Charles Sturt University
Graham Centre for Agricultural Innovation

Beneficial insects to keep vegetable pests in check

Researchers

Project resources

Summary

More than a decade of research using ecological tactics to reduce pest and disease losses in a variety of crops including rice, cotton, vegetables and pine plantations.

Aim

A research project is focused on ecologically-based approaches to boost the impact of naturally occurring beneficial insects to help keep pests in vegetable crops in check.

A new project funded by Hort Innovation is  providing vegetable growers with additional tactics for use in their integrated pest management (IPM) strategies.

Where perennial vegetation is lacking farmers can use strips of annual plants to attract beneficial insects.

It’s hoped the beneficial insects can keep outbreaks of vegetable pests in check, reducing the need for the use of synthetic insecticides.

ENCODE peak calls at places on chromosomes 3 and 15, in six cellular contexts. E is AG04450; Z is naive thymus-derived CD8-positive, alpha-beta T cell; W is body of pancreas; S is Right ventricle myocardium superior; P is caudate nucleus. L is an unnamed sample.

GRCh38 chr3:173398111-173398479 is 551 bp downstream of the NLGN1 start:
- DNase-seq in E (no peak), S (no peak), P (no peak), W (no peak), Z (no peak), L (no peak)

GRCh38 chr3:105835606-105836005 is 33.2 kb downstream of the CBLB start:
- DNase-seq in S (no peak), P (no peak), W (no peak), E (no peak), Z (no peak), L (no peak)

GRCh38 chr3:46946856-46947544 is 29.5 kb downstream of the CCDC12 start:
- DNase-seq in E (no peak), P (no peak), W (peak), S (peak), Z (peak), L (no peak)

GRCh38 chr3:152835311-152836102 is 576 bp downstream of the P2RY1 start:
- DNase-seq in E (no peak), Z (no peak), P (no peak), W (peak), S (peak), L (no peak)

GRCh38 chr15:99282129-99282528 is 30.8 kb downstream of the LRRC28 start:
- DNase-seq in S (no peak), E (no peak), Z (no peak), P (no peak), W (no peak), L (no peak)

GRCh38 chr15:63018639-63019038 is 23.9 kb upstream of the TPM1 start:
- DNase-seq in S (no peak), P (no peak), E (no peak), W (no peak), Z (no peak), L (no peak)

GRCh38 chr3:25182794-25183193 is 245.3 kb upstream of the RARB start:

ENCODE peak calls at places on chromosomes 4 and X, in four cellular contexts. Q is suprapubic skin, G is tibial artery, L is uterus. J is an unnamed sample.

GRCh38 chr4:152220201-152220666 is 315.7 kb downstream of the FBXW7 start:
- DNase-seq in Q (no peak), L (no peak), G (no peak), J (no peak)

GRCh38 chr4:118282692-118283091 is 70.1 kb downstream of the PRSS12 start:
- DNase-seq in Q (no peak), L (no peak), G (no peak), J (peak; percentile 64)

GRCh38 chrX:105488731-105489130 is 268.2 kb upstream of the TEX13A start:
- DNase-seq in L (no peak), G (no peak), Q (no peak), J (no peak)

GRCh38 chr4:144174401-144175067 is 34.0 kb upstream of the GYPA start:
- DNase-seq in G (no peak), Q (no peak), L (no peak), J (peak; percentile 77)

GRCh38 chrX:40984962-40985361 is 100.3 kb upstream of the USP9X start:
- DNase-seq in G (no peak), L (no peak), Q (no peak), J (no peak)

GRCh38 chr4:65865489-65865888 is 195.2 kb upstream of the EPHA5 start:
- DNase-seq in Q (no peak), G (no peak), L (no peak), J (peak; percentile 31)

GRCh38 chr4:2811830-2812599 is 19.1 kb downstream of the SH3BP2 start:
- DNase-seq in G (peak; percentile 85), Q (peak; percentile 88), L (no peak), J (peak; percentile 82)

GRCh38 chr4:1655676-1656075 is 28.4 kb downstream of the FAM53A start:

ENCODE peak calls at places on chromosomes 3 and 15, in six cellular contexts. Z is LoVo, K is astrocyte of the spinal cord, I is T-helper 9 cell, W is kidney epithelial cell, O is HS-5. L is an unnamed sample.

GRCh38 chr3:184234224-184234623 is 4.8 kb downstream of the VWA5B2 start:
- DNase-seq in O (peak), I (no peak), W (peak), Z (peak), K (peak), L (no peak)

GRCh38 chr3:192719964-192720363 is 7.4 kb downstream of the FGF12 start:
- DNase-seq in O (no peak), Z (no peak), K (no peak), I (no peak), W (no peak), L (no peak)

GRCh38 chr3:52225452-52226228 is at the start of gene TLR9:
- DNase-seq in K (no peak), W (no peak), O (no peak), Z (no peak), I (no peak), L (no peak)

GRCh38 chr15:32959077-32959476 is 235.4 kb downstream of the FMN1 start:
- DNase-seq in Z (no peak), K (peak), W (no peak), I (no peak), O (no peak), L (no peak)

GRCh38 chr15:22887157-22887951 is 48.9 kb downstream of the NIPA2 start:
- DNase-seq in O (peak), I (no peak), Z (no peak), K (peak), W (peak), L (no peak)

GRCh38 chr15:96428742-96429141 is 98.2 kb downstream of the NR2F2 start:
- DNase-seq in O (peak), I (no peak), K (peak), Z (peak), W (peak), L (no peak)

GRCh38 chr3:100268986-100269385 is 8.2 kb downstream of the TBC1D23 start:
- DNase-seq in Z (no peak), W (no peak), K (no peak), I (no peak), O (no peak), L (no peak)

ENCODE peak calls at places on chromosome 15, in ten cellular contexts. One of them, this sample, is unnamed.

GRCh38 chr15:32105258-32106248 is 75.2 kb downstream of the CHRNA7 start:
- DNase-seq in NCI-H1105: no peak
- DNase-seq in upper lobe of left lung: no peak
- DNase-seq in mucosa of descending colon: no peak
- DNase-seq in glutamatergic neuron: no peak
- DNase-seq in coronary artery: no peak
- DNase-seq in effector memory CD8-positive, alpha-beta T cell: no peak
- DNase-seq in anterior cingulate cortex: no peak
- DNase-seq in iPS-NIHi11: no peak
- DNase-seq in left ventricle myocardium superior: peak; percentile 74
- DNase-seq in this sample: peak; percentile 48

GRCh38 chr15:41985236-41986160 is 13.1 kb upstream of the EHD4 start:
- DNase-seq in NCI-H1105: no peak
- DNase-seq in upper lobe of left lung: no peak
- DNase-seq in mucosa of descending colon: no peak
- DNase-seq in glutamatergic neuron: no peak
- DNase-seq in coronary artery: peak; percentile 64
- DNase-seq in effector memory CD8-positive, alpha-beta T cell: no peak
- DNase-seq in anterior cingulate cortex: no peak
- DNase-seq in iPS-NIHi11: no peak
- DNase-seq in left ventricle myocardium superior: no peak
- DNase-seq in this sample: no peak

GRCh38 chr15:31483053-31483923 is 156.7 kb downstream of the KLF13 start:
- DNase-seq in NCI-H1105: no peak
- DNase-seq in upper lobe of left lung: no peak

What's involved

Field trials in four states have examined growing flowering plants like sweet alyssum, buckwheat, and cornflowers amongst the Brassica vegetable crops.

These flowers support beneficial bugs and insects by providing shelter, nectar, alternative prey and pollen.

It follows a survey of more than 400 vegetable fields around Australia that showed insect populations in vegetable fields were strongly affected by the adjacent land use.

Non-crop vegetation such as, riparian strips and shelterbelts tend to be associated with higher numbers of beneficial insects, and lower numbers of pests.

This project ‘Field and landscape management to support beneficial arthropods for IPM on vegetable farms (VG16062)’ has been funded by Hort Innovation, using the vegetable research and development levy and contributions from the Australian Government.